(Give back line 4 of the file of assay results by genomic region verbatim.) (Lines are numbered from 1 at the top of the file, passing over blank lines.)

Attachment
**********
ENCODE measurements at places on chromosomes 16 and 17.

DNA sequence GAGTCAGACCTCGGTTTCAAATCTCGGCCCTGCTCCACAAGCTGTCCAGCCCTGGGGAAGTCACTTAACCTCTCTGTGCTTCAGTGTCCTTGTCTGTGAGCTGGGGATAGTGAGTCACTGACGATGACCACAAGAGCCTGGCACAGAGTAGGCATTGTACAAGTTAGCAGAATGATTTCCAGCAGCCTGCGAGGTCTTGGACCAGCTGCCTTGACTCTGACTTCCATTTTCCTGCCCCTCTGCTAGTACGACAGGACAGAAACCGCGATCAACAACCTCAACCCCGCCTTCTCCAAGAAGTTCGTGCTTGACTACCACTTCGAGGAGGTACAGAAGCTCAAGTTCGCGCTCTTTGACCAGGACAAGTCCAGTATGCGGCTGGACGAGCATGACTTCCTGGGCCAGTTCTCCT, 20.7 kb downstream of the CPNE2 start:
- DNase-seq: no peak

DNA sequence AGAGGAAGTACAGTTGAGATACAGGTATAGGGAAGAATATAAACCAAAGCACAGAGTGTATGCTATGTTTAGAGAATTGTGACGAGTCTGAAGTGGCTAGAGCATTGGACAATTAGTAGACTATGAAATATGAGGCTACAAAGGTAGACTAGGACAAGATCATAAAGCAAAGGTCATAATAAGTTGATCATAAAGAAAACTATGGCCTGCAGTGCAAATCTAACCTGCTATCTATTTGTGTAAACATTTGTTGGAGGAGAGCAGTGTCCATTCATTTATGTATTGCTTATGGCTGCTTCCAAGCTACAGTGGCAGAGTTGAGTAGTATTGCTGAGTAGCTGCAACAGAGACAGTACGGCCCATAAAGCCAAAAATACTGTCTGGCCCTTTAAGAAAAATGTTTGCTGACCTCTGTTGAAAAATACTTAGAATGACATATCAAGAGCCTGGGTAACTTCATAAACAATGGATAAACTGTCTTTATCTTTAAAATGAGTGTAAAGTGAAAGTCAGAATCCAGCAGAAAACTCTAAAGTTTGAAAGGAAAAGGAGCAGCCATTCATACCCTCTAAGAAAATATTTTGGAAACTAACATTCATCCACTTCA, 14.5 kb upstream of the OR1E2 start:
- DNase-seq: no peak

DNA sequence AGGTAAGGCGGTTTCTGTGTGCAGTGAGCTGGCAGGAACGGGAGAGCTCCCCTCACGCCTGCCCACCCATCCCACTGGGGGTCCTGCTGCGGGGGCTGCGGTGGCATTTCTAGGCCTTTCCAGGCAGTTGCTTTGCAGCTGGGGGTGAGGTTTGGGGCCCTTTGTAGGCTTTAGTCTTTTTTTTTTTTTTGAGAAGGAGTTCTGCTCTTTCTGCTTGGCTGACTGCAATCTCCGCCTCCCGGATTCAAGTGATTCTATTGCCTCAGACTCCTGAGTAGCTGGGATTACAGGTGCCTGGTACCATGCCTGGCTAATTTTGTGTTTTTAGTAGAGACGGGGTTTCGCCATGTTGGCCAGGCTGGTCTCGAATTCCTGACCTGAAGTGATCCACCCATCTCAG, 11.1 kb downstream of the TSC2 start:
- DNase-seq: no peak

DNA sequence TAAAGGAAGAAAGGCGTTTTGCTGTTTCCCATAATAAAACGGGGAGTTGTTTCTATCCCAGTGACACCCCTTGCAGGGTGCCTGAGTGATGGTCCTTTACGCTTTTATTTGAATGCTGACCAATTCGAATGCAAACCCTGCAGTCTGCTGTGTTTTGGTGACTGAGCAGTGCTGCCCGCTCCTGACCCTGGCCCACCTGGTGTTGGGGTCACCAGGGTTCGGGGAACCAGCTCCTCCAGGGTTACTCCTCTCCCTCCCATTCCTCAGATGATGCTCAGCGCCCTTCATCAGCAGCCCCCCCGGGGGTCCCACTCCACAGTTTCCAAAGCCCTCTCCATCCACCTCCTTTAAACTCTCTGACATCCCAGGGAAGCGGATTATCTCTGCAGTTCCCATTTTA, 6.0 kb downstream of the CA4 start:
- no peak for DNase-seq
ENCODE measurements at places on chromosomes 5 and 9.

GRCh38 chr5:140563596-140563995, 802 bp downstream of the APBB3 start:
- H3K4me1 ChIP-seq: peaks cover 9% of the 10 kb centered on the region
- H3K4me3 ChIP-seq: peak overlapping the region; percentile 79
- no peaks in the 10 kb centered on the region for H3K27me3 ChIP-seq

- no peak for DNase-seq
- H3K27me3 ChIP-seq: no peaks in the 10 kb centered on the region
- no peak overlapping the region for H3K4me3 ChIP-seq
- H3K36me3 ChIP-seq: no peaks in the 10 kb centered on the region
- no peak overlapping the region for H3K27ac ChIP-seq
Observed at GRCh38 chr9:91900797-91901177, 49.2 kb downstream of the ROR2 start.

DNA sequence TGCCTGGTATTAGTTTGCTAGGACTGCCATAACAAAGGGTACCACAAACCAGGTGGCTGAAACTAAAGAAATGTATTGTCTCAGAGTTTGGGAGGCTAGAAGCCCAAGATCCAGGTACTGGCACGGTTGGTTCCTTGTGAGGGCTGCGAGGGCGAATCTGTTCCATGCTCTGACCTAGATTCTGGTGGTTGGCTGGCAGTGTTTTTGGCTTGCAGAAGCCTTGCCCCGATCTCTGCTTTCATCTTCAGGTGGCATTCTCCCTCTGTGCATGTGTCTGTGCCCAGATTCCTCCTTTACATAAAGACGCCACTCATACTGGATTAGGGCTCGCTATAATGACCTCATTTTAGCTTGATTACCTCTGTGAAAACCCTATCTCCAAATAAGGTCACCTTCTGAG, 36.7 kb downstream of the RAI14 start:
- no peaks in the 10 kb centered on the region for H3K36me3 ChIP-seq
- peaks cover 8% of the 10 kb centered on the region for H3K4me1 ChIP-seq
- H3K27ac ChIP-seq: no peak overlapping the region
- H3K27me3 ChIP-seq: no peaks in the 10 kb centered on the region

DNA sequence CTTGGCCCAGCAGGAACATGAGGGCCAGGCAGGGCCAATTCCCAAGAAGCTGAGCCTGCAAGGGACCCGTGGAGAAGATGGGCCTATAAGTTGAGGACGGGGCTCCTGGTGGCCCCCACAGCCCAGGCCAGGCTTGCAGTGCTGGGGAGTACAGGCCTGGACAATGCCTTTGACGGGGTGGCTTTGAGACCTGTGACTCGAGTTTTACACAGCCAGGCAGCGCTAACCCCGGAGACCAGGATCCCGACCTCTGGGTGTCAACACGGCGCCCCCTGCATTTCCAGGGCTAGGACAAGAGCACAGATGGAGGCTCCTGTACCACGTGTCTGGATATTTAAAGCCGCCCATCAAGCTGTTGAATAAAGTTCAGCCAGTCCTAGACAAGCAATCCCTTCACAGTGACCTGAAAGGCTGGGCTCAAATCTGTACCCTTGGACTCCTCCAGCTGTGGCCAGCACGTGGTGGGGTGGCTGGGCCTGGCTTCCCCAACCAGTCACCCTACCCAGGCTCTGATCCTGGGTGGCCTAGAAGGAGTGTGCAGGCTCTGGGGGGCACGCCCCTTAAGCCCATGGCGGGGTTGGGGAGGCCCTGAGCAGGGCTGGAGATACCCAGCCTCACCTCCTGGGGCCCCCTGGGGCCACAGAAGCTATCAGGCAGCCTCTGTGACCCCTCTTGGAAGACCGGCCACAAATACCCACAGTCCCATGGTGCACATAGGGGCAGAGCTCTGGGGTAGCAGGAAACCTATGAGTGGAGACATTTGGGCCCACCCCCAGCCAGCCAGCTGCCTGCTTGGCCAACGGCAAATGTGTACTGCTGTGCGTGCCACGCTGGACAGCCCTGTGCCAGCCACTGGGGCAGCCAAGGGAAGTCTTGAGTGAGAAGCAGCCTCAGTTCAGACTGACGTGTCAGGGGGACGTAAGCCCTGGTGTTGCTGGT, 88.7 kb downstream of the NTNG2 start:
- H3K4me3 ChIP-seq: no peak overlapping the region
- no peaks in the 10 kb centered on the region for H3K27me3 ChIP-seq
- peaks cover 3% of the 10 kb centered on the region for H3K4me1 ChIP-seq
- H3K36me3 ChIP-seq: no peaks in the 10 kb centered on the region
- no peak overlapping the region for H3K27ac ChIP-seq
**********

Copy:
DNA sequence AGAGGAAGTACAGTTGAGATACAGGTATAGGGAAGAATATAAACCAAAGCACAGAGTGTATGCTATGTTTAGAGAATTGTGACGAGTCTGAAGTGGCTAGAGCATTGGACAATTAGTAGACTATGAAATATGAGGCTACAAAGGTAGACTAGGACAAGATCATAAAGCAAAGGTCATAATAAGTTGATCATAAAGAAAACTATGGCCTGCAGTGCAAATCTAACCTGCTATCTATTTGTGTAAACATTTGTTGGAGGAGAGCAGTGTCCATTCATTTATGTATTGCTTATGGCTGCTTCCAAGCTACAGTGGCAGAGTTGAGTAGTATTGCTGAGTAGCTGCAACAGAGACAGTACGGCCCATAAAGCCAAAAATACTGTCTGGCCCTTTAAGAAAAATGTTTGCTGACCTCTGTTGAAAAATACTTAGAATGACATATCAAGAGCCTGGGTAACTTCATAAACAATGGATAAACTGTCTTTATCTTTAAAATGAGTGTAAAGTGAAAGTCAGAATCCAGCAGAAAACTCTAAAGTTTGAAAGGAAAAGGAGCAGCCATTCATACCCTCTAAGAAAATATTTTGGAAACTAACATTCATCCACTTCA, 14.5 kb upstream of the OR1E2 start: